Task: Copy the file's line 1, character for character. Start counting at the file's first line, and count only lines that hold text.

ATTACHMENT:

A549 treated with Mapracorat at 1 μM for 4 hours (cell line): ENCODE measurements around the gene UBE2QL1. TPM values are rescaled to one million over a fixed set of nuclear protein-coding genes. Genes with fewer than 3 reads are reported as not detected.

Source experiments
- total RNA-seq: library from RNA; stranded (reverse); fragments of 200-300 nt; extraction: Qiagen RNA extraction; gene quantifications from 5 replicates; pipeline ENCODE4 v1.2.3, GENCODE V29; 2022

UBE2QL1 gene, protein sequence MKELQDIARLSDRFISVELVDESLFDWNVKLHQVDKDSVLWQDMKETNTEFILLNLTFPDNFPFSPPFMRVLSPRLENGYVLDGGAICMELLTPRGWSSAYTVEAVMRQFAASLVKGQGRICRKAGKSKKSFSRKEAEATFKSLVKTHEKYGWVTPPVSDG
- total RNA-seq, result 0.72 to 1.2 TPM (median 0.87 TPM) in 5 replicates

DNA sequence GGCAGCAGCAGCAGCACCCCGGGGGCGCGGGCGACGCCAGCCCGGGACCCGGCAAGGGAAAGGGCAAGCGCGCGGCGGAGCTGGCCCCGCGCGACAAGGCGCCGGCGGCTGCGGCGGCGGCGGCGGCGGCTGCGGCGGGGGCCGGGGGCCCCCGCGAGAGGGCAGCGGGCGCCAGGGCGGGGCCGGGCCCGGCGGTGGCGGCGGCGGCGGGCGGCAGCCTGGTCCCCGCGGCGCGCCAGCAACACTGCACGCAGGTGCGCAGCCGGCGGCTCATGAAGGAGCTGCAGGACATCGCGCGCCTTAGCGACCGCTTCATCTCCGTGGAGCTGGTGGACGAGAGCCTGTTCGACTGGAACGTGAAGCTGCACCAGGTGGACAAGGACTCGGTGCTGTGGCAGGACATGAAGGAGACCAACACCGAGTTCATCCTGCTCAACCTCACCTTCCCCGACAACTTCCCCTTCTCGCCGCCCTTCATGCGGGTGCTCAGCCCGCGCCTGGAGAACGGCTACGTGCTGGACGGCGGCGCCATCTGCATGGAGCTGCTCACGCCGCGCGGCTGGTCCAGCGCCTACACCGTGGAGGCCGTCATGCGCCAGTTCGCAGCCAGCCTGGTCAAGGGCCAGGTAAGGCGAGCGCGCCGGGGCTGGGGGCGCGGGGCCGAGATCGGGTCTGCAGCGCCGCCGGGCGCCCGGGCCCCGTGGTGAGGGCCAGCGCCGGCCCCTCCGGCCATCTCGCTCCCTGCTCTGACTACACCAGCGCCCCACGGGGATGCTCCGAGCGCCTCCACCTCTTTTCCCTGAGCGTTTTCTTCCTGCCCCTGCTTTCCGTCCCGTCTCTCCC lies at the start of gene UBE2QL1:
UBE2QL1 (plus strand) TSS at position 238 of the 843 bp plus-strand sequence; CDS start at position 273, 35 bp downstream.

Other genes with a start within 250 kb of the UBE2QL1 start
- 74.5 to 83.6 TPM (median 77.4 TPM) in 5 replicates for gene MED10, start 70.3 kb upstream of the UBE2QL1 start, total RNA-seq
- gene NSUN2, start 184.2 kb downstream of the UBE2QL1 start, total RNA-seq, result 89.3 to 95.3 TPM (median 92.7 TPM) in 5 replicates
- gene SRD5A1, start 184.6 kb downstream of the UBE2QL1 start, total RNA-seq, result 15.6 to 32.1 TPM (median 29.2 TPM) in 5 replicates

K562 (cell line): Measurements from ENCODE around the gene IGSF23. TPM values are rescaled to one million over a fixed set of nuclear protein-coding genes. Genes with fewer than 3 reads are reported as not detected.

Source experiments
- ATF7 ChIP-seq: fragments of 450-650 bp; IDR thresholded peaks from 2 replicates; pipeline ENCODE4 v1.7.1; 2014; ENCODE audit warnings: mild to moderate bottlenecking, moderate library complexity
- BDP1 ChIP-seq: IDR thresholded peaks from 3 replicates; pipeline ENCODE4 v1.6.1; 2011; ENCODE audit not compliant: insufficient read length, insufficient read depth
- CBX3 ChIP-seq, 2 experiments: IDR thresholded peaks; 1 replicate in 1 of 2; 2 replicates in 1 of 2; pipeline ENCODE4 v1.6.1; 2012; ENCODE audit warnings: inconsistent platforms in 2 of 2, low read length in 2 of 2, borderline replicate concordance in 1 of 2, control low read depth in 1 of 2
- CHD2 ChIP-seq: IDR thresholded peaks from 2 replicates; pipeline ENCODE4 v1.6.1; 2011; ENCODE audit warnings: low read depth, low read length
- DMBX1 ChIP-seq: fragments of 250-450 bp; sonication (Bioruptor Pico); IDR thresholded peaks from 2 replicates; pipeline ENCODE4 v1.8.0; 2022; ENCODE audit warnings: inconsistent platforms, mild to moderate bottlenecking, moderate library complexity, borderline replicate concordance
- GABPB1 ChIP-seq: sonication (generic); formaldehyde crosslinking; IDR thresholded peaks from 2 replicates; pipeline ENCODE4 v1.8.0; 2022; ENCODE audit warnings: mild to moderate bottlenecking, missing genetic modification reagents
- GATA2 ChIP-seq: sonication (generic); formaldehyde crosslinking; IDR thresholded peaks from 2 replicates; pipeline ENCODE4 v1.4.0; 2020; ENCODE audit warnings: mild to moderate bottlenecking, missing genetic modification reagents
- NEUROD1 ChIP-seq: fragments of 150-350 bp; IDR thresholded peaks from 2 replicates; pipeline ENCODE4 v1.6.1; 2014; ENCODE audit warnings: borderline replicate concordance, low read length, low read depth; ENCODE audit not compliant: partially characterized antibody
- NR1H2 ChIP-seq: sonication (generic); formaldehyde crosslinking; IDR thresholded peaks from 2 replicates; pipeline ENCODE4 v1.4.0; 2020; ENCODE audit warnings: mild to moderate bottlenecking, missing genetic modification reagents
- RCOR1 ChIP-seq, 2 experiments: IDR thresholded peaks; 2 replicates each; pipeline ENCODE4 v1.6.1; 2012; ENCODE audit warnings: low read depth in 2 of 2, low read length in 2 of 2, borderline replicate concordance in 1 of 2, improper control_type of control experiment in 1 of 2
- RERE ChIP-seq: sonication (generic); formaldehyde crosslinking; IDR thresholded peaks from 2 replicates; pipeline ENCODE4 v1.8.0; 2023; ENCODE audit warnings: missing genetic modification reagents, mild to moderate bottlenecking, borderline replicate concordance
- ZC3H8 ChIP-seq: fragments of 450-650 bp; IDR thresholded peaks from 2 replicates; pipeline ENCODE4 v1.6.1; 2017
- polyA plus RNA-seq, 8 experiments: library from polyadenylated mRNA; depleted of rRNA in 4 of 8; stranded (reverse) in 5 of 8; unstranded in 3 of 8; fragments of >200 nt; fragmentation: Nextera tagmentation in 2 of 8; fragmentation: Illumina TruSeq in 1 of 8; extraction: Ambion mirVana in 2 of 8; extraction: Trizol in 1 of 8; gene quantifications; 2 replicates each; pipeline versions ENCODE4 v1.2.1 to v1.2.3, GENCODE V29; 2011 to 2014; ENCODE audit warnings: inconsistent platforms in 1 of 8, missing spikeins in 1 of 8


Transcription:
A549 treated with Mapracorat at 1 μM for 4 hours (cell line): ENCODE measurements around the gene UBE2QL1. TPM values are rescaled to one million over a fixed set of nuclear protein-coding genes. Genes with fewer than 3 reads are reported as not detected.